Data Quality Management for Traffic Monitoring Systems based on Wireless Location Technology
|Presentation on||15. Oct 2009 14:30|
|Presentation room||Seminarraum I5|
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Departments of transportation (DOTs) in many countries in the world are trying to manage the roadway network better to improve surface transportation. As a result, there is an increasing demand for traffic condition data across the roadway network. Consequently, DOTs place more emphasizes on better traffic condition monitoring. Traffic condition monitoring systems are widely adopted by DOTs to measure traffic conditions such as vehicle speeds and traffic flow on the transportation network. Traffic monitoring systems have been gradually developed and are classified into two categories: networks of point detectors and probe-based systems. The latter one is further divided into two general types: to sample probe vehicles at fixed locations and to sample vehicles anywhere on the roadway network randomly. Traffic condition data collected by traffic condition monitoring systems are now being used in a wide range of transportation applications, so that transportation professionals are able to manage traffic, provide information to motorists in real-time, develop a database of the historic performance of a road and plan infrastructure.
The most common examples of the second type of probe-based systems are wireless location technology (WLT)-based traffic condition monitoring systems. It has been developed to allow mobile wireless devices (such as cellular phones) to be geolocated. WLT-based monitoring systems anonymously sample the wireless devices equipped in vehicles as probes in the traffic stream and monitor the locations of probe vehicles. By using a series of these probe vehicle positions, true point-to-point speed estimates can be generated on links with a minimal infrastructure investment. It offers the opportunity to directly measure link travel times on a significantly larger portion of the roadway network, which is not provided by currently used point detector systems.
While the idea of WLT-based monitoring is conceptually appealing, over the past decade deployments of the technology have generally not been entirely successful in generating speed or travel time estimates of the quality and quantity that would be needed for traffic management applications. Previous simplified simulation studies and field deployments of early-generation systems have advanced the understanding of how WLT-based traffic monitoring systems are likely to operate, but there still remain a number of unanswered questions about how they should be designed and operated. When DOTs are approached by vendors of WLT-based monitoring systems, they pay much attention to capabilities of WLT-based systems, however, they have little criteria to determine whether the systems are likely to be effective. As a result, further research on the use of WLT for traffic monitoring is needed.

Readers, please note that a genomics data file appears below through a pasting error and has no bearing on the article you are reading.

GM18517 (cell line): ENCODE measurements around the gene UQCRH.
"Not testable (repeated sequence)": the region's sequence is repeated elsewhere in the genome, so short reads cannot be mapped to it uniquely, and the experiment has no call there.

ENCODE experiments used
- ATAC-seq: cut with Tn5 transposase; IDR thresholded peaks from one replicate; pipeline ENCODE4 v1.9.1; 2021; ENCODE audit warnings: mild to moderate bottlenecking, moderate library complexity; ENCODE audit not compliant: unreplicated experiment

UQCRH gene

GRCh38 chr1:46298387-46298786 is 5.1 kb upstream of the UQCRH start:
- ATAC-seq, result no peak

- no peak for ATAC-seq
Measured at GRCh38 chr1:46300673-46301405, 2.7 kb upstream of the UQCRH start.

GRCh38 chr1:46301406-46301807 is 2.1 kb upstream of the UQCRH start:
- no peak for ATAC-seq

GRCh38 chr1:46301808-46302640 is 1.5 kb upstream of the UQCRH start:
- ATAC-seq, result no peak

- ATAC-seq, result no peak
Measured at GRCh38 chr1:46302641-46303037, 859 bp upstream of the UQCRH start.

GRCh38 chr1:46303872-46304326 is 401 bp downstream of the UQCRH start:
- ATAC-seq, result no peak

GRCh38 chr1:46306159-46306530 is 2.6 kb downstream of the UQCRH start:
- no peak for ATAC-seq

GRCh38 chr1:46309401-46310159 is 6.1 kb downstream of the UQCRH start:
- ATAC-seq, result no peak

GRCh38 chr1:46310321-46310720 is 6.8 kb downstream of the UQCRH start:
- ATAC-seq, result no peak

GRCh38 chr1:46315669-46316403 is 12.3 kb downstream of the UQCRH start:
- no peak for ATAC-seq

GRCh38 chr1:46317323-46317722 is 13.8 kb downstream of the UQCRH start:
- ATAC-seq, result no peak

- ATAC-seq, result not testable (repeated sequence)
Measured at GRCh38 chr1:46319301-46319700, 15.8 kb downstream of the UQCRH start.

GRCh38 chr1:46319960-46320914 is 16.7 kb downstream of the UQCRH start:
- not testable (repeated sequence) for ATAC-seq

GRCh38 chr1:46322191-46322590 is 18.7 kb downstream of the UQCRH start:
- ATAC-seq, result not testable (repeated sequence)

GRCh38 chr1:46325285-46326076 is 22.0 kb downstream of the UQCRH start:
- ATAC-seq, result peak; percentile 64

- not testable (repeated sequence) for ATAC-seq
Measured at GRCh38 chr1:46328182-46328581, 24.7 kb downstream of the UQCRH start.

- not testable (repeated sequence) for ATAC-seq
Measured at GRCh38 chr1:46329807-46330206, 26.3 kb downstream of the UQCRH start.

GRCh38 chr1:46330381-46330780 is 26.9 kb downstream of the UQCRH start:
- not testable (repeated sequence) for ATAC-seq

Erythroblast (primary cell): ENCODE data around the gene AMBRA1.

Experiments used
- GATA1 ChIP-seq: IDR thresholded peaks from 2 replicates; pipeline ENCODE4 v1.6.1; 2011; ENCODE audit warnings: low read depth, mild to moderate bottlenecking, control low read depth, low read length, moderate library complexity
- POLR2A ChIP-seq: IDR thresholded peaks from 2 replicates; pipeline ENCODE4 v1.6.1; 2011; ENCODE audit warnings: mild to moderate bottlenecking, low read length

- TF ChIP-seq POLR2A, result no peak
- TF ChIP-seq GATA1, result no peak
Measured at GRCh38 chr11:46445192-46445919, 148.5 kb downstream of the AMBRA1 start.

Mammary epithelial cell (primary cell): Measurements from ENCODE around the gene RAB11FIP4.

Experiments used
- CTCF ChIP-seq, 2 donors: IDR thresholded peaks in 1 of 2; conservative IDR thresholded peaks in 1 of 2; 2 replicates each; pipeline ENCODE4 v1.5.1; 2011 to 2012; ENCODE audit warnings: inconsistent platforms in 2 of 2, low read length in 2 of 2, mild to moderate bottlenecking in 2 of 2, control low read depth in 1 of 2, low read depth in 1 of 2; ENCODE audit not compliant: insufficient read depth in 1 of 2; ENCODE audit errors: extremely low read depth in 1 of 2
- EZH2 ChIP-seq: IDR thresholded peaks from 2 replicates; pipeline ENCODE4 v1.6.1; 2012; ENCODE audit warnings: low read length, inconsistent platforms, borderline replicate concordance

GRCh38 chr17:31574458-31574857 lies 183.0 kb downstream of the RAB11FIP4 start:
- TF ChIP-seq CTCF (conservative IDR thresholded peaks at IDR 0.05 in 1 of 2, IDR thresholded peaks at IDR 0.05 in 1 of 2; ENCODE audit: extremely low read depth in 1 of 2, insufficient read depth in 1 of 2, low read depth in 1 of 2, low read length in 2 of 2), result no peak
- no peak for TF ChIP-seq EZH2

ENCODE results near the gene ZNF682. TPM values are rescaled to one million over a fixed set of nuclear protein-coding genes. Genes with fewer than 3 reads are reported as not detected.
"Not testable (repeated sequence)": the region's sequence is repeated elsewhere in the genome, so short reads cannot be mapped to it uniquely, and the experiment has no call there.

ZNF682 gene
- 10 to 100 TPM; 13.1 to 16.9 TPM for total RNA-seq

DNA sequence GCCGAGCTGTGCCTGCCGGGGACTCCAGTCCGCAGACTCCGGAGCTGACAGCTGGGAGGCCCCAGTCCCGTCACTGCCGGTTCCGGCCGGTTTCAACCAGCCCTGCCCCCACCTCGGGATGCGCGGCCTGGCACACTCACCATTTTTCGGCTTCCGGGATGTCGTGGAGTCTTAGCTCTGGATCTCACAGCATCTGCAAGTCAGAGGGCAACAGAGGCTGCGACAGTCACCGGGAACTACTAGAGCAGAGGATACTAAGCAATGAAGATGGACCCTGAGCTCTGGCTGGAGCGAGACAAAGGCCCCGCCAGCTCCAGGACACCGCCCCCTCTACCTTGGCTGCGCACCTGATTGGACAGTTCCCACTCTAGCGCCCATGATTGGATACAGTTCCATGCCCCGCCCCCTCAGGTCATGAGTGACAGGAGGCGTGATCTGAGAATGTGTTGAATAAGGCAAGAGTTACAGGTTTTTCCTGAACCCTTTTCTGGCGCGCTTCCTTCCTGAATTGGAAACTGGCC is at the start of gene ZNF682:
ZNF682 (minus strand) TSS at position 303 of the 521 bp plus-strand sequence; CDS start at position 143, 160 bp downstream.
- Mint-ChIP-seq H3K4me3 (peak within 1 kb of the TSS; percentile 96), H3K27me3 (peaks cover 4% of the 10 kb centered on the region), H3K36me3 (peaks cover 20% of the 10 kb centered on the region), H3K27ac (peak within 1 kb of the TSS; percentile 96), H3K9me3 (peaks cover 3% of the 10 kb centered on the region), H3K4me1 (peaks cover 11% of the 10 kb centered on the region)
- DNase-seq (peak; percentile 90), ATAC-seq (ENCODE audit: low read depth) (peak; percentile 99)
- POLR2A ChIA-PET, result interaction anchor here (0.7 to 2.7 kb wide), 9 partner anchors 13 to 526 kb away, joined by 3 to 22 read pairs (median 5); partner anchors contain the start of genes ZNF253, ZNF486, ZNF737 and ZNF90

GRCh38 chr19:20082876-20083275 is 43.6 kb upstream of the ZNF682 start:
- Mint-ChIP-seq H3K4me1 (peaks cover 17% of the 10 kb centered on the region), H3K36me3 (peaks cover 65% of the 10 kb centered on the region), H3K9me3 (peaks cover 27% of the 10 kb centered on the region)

In this work, a simulation based approach is used to treat the concept of WLT-based monitoring in a technology independent manner. A data quality model is developed for the data quality requirements of traffic condition data generated in simulation. The objectives of this work are as follows:
- to explore a measured method, making it possible to show that the type of map matching used has a significant impact on generating accurate and complete vehicle position estimates as well as traffic speed estimates in a WLT-based monitoring system;
- to identify roadway network characteristics and system design parameters that influence the effectiveness of WLT-based monitoring systems and to investigate the Data Quality Management for Traffic Monitoring Systems based on Wireless Location Technology 3 impact of these factors and their interactions on the performance of WLT-based monitoring system (i.e. the number and accuracy of speed estimates generated by the system) using a rigorous experimental design approach;
- to evaluate the efficacy of WLT-based monitoring systems on simulated roadway networks, to present some recommendations for future system design and to provide general guidance that DOTs can use to determine whether a potential WLTbased system is workable.